I’m in Korea! After resting for a week (…or actually two), I’ve finally eased my way back into the kitchen. I never realized how difficult it would be to cook at home versus a commercial kitchen, but it’s been fun making what I’ve learned for my family. Things don’t always come out as polished and nice as I want them too, but it just makes me realize how much more I need to practice and learn. Continue reading →
When my mom visited way back in November we did a lot food exploring. We visited a lot of marchés, specialty food shops, and boulangeries. One of the gems we found was a bakery way up in the 20th arrondissement called La Flute Gana. We had first read about it in a Korean foodie’s essay book on Paris and fell in love with their story and the pain descriptions by the author.
A few days ago I suddenly felt this desperate need to buy a book on fromage. I really don’t know anything about cheese except that I know I love it. I love everything from creamy camembert to stinky roquefort and even processed American cheese. However, there’s so much more I want to know, like how and where it was made, unique characteristics, and different food pairings. Learning about something makes the experience of getting to know so much better and more memorable. So I paid a visit to La Librairie Gourmade, a fantastic cookbook shop in the 2nd arrondissement, and got Le Guide des Gourmets: Fromage. It looks like a great handbook, covering not only French varieties, but also those around Europe and other parts of the world. It has a brief introduction on the history of cheese along with a good discussion of how it is made and the different categories. The text is in French, so it will take while awhile to get through that part, but at least I’ll develop a strong fromage vocabulary! So, in conjunction with my new “studies” I’m starting a fromage series on JDP. Maybe it’ll inspire some of you to try something new or find interesting cheeses in your local area!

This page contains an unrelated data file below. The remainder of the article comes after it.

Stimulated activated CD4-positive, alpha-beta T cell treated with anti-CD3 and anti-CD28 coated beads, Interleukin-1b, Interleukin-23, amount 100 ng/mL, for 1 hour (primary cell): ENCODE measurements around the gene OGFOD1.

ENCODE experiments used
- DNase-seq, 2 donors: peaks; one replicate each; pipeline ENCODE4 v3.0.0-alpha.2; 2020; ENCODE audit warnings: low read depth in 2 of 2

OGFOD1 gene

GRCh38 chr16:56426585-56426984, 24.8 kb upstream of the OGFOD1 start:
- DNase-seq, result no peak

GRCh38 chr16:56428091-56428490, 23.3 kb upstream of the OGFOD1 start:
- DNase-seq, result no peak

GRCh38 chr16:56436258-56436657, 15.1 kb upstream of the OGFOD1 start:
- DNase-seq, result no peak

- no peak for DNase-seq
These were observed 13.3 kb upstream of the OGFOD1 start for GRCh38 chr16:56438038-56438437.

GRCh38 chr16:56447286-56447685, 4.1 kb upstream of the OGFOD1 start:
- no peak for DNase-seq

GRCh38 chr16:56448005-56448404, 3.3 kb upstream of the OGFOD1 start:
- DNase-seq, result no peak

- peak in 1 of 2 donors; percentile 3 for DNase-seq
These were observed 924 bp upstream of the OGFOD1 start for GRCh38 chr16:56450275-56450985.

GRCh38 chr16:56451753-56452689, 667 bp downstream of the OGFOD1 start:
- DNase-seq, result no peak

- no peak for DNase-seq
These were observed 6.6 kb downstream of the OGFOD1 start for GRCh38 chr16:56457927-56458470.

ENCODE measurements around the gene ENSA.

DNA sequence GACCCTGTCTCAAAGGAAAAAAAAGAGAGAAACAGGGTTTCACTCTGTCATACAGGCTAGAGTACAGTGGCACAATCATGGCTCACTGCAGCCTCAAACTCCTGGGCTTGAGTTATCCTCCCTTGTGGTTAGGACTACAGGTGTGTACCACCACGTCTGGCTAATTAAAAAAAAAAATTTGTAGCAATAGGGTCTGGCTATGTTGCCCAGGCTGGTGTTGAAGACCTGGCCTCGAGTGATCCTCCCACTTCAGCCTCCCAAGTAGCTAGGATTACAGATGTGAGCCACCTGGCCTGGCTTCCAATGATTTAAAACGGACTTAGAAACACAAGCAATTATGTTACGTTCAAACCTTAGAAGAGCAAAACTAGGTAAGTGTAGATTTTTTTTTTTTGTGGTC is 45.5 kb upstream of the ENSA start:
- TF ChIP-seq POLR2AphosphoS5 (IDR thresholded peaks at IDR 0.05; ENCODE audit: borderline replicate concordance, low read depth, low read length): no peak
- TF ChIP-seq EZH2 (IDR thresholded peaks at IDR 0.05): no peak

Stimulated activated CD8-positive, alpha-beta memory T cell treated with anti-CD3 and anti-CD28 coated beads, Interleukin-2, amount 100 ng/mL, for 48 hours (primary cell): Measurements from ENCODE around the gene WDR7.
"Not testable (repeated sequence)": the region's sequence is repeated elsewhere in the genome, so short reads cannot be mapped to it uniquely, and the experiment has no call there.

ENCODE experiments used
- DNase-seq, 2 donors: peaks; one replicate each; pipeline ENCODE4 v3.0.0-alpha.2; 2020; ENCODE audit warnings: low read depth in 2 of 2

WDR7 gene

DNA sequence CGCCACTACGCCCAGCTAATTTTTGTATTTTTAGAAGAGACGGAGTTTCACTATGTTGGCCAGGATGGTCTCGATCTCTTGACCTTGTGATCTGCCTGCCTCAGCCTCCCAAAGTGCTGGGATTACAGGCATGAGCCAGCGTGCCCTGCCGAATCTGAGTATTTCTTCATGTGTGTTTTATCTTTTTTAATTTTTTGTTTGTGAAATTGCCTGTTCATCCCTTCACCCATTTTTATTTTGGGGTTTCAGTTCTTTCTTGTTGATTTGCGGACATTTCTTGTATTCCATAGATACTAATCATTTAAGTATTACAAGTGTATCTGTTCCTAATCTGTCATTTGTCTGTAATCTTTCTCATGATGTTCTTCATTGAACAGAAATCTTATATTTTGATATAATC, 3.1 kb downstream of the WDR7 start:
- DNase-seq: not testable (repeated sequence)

It’s been a busy few weeks. Somehow lesson 9 has jumped to 16 and with only a few classes left Basic Pastry is reaching its final stages. Last week we took the written exam, next week marks the end of classes, and the following week is the practical exam. Not everything I made has been perfect, lumpy ganache and deformed brioche heads, and not everything I made is a dish I enjoyed, raisin biscuits and mango charlotte, but I’ve been learning a lot, baking new pastries, and improving my meringue whipping skills! I leave you with a photo essay of everything I’ve made thus far. Enjoy!
Lesson 10: Batons de Marechaux and Palets aux Raisins